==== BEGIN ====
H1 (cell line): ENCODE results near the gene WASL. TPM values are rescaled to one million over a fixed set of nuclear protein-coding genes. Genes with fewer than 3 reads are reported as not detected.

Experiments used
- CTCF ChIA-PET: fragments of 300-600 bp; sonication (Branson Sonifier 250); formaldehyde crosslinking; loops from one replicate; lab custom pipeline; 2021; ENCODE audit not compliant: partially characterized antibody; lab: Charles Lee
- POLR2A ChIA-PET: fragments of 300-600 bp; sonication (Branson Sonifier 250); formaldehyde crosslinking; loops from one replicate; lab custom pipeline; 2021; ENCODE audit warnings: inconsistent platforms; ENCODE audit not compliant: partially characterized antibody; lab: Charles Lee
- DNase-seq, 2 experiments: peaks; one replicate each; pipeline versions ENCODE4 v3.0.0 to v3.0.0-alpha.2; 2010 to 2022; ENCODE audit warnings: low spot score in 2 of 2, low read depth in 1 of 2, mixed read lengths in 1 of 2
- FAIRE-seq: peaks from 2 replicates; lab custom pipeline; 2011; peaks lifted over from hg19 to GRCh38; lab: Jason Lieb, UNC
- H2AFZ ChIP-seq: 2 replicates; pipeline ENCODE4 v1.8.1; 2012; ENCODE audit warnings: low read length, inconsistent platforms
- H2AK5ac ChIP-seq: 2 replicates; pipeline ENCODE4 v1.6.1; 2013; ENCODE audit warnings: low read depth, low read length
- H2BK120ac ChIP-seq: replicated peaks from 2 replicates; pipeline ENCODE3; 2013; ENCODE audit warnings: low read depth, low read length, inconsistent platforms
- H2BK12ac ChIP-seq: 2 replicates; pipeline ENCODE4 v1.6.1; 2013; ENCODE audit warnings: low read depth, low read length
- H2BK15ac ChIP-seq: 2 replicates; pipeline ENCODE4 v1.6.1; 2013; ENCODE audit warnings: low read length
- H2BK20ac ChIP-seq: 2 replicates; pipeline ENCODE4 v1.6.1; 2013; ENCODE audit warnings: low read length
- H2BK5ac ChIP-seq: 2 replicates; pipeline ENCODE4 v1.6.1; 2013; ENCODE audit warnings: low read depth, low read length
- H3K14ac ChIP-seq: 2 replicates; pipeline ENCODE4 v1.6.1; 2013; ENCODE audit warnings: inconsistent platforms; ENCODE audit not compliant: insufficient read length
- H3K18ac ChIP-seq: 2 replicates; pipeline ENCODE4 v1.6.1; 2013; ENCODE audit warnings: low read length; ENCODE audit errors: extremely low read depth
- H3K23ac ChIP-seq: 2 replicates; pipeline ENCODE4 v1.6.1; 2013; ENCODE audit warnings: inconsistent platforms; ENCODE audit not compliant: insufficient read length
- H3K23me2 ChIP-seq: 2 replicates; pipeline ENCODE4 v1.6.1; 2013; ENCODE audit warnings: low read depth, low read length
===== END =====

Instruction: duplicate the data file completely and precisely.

H1 (cell line): ENCODE results near the gene WASL. TPM values are rescaled to one million over a fixed set of nuclear protein-coding genes. Genes with fewer than 3 reads are reported as not detected.

Experiments used
- CTCF ChIA-PET: fragments of 300-600 bp; sonication (Branson Sonifier 250); formaldehyde crosslinking; loops from one replicate; lab custom pipeline; 2021; ENCODE audit not compliant: partially characterized antibody; lab: Charles Lee
- POLR2A ChIA-PET: fragments of 300-600 bp; sonication (Branson Sonifier 250); formaldehyde crosslinking; loops from one replicate; lab custom pipeline; 2021; ENCODE audit warnings: inconsistent platforms; ENCODE audit not compliant: partially characterized antibody; lab: Charles Lee
- DNase-seq, 2 experiments: peaks; one replicate each; pipeline versions ENCODE4 v3.0.0 to v3.0.0-alpha.2; 2010 to 2022; ENCODE audit warnings: low spot score in 2 of 2, low read depth in 1 of 2, mixed read lengths in 1 of 2
- FAIRE-seq: peaks from 2 replicates; lab custom pipeline; 2011; peaks lifted over from hg19 to GRCh38; lab: Jason Lieb, UNC
- H2AFZ ChIP-seq: 2 replicates; pipeline ENCODE4 v1.8.1; 2012; ENCODE audit warnings: low read length, inconsistent platforms
- H2AK5ac ChIP-seq: 2 replicates; pipeline ENCODE4 v1.6.1; 2013; ENCODE audit warnings: low read depth, low read length
- H2BK120ac ChIP-seq: replicated peaks from 2 replicates; pipeline ENCODE3; 2013; ENCODE audit warnings: low read depth, low read length, inconsistent platforms
- H2BK12ac ChIP-seq: 2 replicates; pipeline ENCODE4 v1.6.1; 2013; ENCODE audit warnings: low read depth, low read length
- H2BK15ac ChIP-seq: 2 replicates; pipeline ENCODE4 v1.6.1; 2013; ENCODE audit warnings: low read length
- H2BK20ac ChIP-seq: 2 replicates; pipeline ENCODE4 v1.6.1; 2013; ENCODE audit warnings: low read length
- H2BK5ac ChIP-seq: 2 replicates; pipeline ENCODE4 v1.6.1; 2013; ENCODE audit warnings: low read depth, low read length
- H3K14ac ChIP-seq: 2 replicates; pipeline ENCODE4 v1.6.1; 2013; ENCODE audit warnings: inconsistent platforms; ENCODE audit not compliant: insufficient read length
- H3K18ac ChIP-seq: 2 replicates; pipeline ENCODE4 v1.6.1; 2013; ENCODE audit warnings: low read length; ENCODE audit errors: extremely low read depth
- H3K23ac ChIP-seq: 2 replicates; pipeline ENCODE4 v1.6.1; 2013; ENCODE audit warnings: inconsistent platforms; ENCODE audit not compliant: insufficient read length
- H3K23me2 ChIP-seq: 2 replicates; pipeline ENCODE4 v1.6.1; 2013; ENCODE audit warnings: low read depth, low read length